Meet the Bowers, one of America’s wealthiest – and most scandalous – families. From patriarch Robert Bowers (Victor Garber) whose multi-million pharmaceutical company is involved in illegal testing in third world countries, to eldest son Edward (Tate Donovan) who recently beat a rape and murder rap despite the evidence piled against him, the Bowers are never out of the tabloid headlines for long.

When renowned party girl Vivian Bowers is found dead under suspicious circumstances, it falls to San Francisco Police Detective Joanna Padget Locasto (Meagan Good) to infiltrate the Bowers family and find out what exactly happened to her former childhood friend. Hiding her identity as a police officer, Joanna concocts a story which will see her received into the Bower’s family home as a guest following Vivian’s funeral. But as Joanna starts to dig into Vivian’s past, how long will her presence be tolerated?

Also starring are Victor Garber (Argo), Tate Donovan (Damages), Katherine LaNasa (The Campaign), Wes Brown (Scandal), Ella Rae Peck (Gossip Girl), and Marin Hinkle (Two and a Half Men).

We Liked: The Bowers make the Graysons look like Person of the Year award winners. While other shows are attempting to reproduce the successful format of ABC’s Revenge, Deception ditches the Revegenda and cuts straight to the juiciest bits – scandal, excess, lies and secrets from the rich and famous. Deception is full of soapy goodness.

We Had Reservations About: Although the juicy revelations, eaves-dropped conversations and secretly observed clandestine meetings between the Bowers and their associates are a source of guilty pleasure, we’re not sure how long Joanna can continue to spy on these guys unquestioned. How long would you allow a nosy house-guest to stay at your secret-filled mansion?


Do No Harm (NBC, January 31st 2013)

Image © NBC

Image © NBC

The Details: Renowned neurosurgeon Dr. Jason Cole (Steven Pasquale) has it all – including two unique personalities. By night the conscientious and mild-mannered Dr Cole becomes Ian Price (also Steven Pasquale), a dangerous and violent alter ego.  For years, Cole has been able to restrain Price with the help of an intense pharmaceutical cocktail – that is, until today when he discovers he has become immune to the drug which keeps Price suppressed. Now Price is free and hell-bent on seeking revenge, which could jeopardize Cole’s life, career, and budding romance with Dr. Lena Solis (Alana De La Garza).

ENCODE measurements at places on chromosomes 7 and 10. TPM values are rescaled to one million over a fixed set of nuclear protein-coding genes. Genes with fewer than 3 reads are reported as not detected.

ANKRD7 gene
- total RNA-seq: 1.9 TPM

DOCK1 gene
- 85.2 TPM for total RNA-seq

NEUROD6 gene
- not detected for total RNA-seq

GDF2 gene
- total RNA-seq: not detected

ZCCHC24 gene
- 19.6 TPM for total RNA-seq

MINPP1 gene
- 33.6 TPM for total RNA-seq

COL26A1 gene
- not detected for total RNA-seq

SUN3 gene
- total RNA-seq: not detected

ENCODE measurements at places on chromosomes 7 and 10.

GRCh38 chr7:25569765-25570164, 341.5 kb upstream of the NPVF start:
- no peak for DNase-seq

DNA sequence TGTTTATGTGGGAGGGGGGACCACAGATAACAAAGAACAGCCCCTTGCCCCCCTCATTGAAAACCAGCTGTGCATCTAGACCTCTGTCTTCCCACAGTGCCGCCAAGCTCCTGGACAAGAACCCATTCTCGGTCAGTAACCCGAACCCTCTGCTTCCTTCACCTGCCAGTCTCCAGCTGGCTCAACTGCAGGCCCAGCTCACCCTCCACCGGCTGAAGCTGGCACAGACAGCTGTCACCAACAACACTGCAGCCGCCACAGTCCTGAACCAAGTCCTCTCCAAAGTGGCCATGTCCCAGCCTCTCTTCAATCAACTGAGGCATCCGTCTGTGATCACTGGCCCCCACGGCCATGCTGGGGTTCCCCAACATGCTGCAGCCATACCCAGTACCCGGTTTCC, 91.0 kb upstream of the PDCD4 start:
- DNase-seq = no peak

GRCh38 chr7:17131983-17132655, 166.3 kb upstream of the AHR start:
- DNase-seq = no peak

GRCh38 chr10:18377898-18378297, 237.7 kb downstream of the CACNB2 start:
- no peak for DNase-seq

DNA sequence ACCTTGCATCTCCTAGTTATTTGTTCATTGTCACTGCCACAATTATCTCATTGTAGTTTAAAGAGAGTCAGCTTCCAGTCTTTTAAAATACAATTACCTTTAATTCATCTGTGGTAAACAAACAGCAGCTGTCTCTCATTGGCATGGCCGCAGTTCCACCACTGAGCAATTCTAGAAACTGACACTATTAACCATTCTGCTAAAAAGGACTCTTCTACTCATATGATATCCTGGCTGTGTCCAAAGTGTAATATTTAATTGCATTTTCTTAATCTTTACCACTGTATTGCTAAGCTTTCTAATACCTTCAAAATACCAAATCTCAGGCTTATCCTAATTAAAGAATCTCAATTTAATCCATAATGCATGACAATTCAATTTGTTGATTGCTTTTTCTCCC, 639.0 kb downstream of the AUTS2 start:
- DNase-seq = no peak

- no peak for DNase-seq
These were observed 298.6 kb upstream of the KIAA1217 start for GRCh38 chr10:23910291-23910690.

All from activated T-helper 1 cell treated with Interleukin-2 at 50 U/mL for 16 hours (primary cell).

We Liked: Steven Pasquale excels at portraying two completely different personas in one show. He even manages to look different as Ian Price. In addition, despite the ominous Dr Jekyll and Mr Hyde theme, Do No Harm contains lighthearted moments peppered throughout each episode which stop the show sliding into what could make for some unpleasant territory.

The show is at its best when we are watching Cole and Price setting each other up for a fall while the other personality is ‘sleeping.’ For example, in an attempt to contain Price, Cole ditches his cell phone, credit cards and car, and hires a taxi to take him to the remotest motel he can find. Price awakens to find himself in the middle of nowhere and with no means to wreak havoc on Cole’s life. His solution? To steal a drug dealer’s flashy sports car (with a trunk full of cocaine) and drive home, leaving Cole to face the consequences – and the dealer’s wrath – the following day.

We Had Reservations About: Despite the ‘two sides to the same coin’ appeal of this show, Price is simply more fun to watch than Cole. Do No Harm also packs a good dollop of weekly Medical Drama material, which is great if this is your thing, but not so great if you don’t like looking at a medical case of the week a la Grey’s Anatomy.


The Following (FOX, January 21st 2013)

Image © FOX

Image © FOX

The Details: From writer creator Kevin Williamson (The Vampire Diaries, the Scream franchise) comes The Following, a psychological thriller which follows a former FBI agent Ryan Hardy (Kevin Bacon) who is called from an alcohol-infused retirement by the FBI to track down vicious serial killer Joe Carroll (James Purefoy) and his cult of followers.

We Liked: The Following is an ambitious foray into the sort of darker material until now only found on cable channels such as AMC, Showtime and HBO.

Additionally, The Following should be commended as the project which successfully lured the talented and versatile Kevin Bacon back to TV. In a recent interview, Bacon described his first impression of the pilot script as ‘an absolute page turner, anchored with a character I could really sink my teeth into.

We Had Reservations About: We’re hoping the tense psychological drama and visceral violence coupled with pitch perfect performances from both Bacon and Purefoy will detract from the show’s weakest element, which is its ‘cult of serial killers’ premise.


Cult (The CW, February 19th)

Image © The CW Network

Image © The CW Network

The Details: Cult comes to the CW this February. From Fake Empire and Rockne S. O’Bannon Television, the series is executive produced by Rockne S. O’Bannon (Farscape, V), Josh Schwartz (Chuck, Gossip Girl), Stephanie Savage (Hart of Dixie, Gossip Girl), Len Goldstein (Hart of Dixie) and Jason Ensler (Franklin & Bash, Hart of Dixie).

The series stars Matt Davis (The Vampire Diaries) as Jeff Sefton, Jessica Lucas (Melrose Place, Cloverfield) as Skye Yarrow, Alona Tal (Supernatural, The Killing) as Kelly Collins and Robert Knepper (Prison Break, Shameless) as Roger Reeves and Billy Grimm.

The story follows a journalist who discovers there may be more to a popular cult TV show than meets the eye when his own brother goes missing, leaving behind a message that the makers of the show, including its charismatic lead Roger Reeves (Knepper), were out to get him.

We Liked: How far would you go for the TV show you love? Cult carries a quirky and timely premise which puts a face (or in this case faces) to the cult of fanaticism surrounding TV shows and their most rabid fans. If you’ve ever found yourself on the wrong end of a fandom then this one might be for you.

We Have Reservations About: The CW consistently turns out moderately successful dramas aimed at a teen audience. Viewing figures are bolstered by large ensemble casts of attractive young, up and coming actors and a good dollop of teen angst. Cult deviates from that norm. Is there enough here to keep an average CW fan coming back for more?


Hottest Stories from Around the Web